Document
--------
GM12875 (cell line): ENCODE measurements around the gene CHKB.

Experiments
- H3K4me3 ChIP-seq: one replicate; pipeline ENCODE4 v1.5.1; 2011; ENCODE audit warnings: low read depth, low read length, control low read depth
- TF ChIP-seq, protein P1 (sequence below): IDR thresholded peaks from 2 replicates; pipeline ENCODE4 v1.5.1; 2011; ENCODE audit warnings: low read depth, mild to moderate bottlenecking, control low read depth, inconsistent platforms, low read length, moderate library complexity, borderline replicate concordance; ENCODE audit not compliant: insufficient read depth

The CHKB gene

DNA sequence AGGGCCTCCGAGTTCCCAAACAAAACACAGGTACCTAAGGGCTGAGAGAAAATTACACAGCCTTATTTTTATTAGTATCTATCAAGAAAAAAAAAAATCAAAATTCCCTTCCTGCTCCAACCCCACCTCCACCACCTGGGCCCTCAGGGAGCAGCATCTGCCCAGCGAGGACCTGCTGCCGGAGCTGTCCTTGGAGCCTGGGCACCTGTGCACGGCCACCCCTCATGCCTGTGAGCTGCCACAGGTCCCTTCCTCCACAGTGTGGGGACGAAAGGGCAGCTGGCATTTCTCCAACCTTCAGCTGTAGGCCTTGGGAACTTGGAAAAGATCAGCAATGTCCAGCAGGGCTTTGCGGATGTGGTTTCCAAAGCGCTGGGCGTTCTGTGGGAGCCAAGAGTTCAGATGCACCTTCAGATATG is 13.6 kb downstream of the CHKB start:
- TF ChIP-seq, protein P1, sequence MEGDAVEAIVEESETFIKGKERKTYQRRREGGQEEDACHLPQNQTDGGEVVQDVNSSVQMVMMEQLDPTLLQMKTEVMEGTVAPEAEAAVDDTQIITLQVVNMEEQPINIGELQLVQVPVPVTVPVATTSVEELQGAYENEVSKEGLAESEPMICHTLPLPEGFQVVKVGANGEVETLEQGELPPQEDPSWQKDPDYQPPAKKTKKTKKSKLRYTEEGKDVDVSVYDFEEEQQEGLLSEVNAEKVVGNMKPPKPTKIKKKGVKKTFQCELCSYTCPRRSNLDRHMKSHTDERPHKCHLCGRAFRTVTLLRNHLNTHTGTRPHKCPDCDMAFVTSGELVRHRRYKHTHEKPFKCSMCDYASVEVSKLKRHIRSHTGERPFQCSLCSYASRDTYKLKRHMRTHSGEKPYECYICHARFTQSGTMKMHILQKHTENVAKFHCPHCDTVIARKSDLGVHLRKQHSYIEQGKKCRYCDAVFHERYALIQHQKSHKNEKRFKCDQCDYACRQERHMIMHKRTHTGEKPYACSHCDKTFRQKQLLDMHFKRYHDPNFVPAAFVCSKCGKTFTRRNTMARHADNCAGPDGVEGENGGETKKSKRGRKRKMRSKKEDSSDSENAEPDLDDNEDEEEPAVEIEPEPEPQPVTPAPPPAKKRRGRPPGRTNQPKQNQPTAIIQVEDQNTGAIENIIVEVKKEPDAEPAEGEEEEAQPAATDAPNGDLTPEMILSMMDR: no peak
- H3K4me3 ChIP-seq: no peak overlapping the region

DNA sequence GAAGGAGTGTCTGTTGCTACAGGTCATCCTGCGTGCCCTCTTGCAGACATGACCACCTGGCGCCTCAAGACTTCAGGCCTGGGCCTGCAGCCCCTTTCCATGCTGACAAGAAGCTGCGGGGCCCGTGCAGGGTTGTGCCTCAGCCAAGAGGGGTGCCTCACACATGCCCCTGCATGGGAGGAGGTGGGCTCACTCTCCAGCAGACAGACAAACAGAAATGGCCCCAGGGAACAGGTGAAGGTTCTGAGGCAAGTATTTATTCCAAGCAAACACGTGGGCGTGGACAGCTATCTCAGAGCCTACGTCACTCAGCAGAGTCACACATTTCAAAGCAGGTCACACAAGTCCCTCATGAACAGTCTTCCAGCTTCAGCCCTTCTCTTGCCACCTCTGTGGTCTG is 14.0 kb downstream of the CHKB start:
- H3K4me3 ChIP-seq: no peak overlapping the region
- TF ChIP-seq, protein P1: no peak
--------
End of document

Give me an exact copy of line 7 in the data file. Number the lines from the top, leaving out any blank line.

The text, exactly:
- TF ChIP-seq, protein P1, sequence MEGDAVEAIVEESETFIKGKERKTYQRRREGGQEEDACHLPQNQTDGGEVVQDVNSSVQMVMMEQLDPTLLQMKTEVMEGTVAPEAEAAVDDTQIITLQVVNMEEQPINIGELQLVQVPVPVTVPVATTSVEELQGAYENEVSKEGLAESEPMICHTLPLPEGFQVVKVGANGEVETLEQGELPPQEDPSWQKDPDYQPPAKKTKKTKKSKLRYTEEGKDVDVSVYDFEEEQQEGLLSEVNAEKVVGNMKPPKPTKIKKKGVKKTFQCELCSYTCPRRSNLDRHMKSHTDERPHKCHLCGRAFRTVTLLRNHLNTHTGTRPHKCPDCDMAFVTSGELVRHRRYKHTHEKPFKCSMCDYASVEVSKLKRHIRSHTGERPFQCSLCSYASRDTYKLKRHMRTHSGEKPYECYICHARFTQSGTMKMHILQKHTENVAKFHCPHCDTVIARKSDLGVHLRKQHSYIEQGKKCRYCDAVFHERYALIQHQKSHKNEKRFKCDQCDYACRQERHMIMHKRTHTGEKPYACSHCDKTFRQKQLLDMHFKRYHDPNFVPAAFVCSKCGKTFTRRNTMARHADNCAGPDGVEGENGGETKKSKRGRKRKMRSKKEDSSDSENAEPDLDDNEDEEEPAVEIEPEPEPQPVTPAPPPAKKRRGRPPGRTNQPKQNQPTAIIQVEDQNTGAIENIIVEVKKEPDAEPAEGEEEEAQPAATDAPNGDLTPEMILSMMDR: no peak